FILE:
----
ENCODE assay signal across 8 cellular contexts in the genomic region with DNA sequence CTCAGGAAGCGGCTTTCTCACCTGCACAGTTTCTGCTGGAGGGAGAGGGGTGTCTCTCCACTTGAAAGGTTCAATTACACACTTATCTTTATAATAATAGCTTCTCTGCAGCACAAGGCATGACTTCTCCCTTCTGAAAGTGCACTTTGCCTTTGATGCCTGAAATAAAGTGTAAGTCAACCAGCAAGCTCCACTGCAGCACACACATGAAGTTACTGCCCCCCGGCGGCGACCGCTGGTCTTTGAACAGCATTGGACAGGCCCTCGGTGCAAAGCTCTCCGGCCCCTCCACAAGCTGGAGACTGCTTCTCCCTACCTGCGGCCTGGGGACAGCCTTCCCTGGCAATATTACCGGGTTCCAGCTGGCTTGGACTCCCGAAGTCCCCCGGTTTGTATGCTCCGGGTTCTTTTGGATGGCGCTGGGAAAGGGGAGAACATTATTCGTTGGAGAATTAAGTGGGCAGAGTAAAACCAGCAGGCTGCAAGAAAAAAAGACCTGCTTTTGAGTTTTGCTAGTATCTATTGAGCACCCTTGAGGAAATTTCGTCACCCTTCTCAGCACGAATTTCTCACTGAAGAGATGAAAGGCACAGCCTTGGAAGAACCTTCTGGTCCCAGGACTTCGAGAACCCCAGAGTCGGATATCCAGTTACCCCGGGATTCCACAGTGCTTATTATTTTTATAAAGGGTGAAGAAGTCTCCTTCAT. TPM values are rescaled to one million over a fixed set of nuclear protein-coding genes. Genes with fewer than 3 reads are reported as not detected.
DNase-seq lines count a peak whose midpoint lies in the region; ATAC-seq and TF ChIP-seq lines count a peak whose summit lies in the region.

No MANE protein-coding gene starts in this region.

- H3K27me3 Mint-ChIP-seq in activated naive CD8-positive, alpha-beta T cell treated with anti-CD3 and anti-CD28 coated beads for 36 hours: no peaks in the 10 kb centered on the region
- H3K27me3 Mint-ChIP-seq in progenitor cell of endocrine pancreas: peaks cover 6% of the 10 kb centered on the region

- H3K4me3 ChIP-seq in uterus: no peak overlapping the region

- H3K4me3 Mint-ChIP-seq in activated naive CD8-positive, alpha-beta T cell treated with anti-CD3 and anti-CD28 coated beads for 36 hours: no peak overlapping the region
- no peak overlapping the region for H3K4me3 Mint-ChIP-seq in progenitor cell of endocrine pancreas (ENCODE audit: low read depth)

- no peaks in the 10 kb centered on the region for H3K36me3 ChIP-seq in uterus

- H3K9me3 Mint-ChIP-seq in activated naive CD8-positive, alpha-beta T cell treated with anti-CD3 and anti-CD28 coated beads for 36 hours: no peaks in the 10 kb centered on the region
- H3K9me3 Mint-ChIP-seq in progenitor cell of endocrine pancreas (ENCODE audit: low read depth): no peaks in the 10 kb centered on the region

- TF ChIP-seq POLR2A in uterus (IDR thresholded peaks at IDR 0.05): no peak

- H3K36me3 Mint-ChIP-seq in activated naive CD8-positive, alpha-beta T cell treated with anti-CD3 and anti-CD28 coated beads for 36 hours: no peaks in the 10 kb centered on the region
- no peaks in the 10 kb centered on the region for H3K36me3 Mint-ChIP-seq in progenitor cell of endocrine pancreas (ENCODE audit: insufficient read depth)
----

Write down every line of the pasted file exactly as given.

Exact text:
ENCODE assay signal across 8 cellular contexts in the genomic region with DNA sequence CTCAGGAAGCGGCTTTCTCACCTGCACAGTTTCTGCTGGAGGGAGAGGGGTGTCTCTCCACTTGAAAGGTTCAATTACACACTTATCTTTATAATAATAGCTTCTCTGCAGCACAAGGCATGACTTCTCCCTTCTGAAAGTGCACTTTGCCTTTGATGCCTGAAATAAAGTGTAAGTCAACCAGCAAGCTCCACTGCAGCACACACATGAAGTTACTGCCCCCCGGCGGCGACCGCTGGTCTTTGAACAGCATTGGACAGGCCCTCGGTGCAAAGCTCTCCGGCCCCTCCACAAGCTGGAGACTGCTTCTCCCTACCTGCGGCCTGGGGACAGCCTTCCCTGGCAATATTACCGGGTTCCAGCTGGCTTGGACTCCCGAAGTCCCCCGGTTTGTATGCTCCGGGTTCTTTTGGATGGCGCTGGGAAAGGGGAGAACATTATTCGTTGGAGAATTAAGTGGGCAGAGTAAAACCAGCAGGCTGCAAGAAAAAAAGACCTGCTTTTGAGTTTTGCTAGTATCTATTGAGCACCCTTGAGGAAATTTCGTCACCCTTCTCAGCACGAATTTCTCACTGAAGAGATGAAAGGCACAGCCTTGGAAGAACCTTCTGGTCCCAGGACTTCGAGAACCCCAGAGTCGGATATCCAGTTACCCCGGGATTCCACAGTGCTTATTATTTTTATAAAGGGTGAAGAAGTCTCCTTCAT. TPM values are rescaled to one million over a fixed set of nuclear protein-coding genes. Genes with fewer than 3 reads are reported as not detected.
DNase-seq lines count a peak whose midpoint lies in the region; ATAC-seq and TF ChIP-seq lines count a peak whose summit lies in the region.

No MANE protein-coding gene starts in this region.

- H3K27me3 Mint-ChIP-seq in activated naive CD8-positive, alpha-beta T cell treated with anti-CD3 and anti-CD28 coated beads for 36 hours: no peaks in the 10 kb centered on the region
- H3K27me3 Mint-ChIP-seq in progenitor cell of endocrine pancreas: peaks cover 6% of the 10 kb centered on the region

- H3K4me3 ChIP-seq in uterus: no peak overlapping the region

- H3K4me3 Mint-ChIP-seq in activated naive CD8-positive, alpha-beta T cell treated with anti-CD3 and anti-CD28 coated beads for 36 hours: no peak overlapping the region
- no peak overlapping the region for H3K4me3 Mint-ChIP-seq in progenitor cell of endocrine pancreas (ENCODE audit: low read depth)

- no peaks in the 10 kb centered on the region for H3K36me3 ChIP-seq in uterus

- H3K9me3 Mint-ChIP-seq in activated naive CD8-positive, alpha-beta T cell treated with anti-CD3 and anti-CD28 coated beads for 36 hours: no peaks in the 10 kb centered on the region
- H3K9me3 Mint-ChIP-seq in progenitor cell of endocrine pancreas (ENCODE audit: low read depth): no peaks in the 10 kb centered on the region

- TF ChIP-seq POLR2A in uterus (IDR thresholded peaks at IDR 0.05): no peak

- H3K36me3 Mint-ChIP-seq in activated naive CD8-positive, alpha-beta T cell treated with anti-CD3 and anti-CD28 coated beads for 36 hours: no peaks in the 10 kb centered on the region
- no peaks in the 10 kb centered on the region for H3K36me3 Mint-ChIP-seq in progenitor cell of endocrine pancreas (ENCODE audit: insufficient read depth)